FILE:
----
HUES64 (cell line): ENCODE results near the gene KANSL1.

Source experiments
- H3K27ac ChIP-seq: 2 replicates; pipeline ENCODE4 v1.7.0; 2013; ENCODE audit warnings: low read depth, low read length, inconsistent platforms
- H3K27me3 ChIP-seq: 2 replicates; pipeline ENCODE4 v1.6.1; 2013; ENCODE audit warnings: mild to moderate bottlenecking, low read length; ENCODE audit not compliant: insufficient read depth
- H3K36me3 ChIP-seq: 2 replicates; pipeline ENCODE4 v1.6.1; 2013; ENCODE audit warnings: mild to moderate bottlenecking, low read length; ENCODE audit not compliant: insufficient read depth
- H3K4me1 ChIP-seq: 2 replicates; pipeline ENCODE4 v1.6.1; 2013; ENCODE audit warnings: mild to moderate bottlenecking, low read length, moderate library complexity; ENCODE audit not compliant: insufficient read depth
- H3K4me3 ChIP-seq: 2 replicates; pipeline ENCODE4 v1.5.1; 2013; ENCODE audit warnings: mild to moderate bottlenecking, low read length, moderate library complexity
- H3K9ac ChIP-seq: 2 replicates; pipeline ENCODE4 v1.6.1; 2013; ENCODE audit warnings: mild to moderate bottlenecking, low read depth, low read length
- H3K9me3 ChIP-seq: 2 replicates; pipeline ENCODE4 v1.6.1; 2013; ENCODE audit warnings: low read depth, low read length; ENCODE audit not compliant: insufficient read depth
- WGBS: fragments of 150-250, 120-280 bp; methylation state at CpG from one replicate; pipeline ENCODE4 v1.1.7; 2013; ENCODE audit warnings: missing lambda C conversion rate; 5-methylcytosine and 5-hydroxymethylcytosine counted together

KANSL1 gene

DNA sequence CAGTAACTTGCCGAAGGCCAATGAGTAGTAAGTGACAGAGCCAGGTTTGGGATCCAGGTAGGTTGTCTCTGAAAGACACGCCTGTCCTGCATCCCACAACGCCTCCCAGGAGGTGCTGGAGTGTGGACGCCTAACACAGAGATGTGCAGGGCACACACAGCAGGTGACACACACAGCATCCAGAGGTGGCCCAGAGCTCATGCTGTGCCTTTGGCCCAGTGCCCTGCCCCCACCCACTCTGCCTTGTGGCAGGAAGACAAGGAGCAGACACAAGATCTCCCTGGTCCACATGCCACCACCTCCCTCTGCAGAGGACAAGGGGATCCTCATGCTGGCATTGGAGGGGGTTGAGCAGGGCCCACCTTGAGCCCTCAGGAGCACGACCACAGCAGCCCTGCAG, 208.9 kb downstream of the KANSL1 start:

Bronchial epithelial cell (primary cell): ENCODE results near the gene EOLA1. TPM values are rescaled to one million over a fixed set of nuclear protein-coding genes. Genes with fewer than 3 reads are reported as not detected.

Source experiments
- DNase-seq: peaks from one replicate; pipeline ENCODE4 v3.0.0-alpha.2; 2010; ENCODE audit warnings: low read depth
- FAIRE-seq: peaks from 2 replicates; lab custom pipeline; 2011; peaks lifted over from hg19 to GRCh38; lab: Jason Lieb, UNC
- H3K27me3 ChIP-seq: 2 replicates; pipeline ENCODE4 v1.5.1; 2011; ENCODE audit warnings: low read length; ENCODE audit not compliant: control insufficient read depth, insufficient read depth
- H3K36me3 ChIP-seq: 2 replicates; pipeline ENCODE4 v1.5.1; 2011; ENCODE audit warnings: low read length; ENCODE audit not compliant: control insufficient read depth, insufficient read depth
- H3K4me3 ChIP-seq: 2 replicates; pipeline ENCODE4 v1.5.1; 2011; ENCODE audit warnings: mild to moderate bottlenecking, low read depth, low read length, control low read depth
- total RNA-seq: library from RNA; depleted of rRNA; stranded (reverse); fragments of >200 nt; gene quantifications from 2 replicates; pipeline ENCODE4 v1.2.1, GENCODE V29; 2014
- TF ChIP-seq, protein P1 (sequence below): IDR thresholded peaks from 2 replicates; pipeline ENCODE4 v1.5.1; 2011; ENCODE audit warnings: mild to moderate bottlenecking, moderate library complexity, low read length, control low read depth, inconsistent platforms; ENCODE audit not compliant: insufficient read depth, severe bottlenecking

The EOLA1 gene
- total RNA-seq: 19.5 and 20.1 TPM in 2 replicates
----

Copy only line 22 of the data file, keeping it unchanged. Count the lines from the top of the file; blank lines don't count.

The EOLA1 gene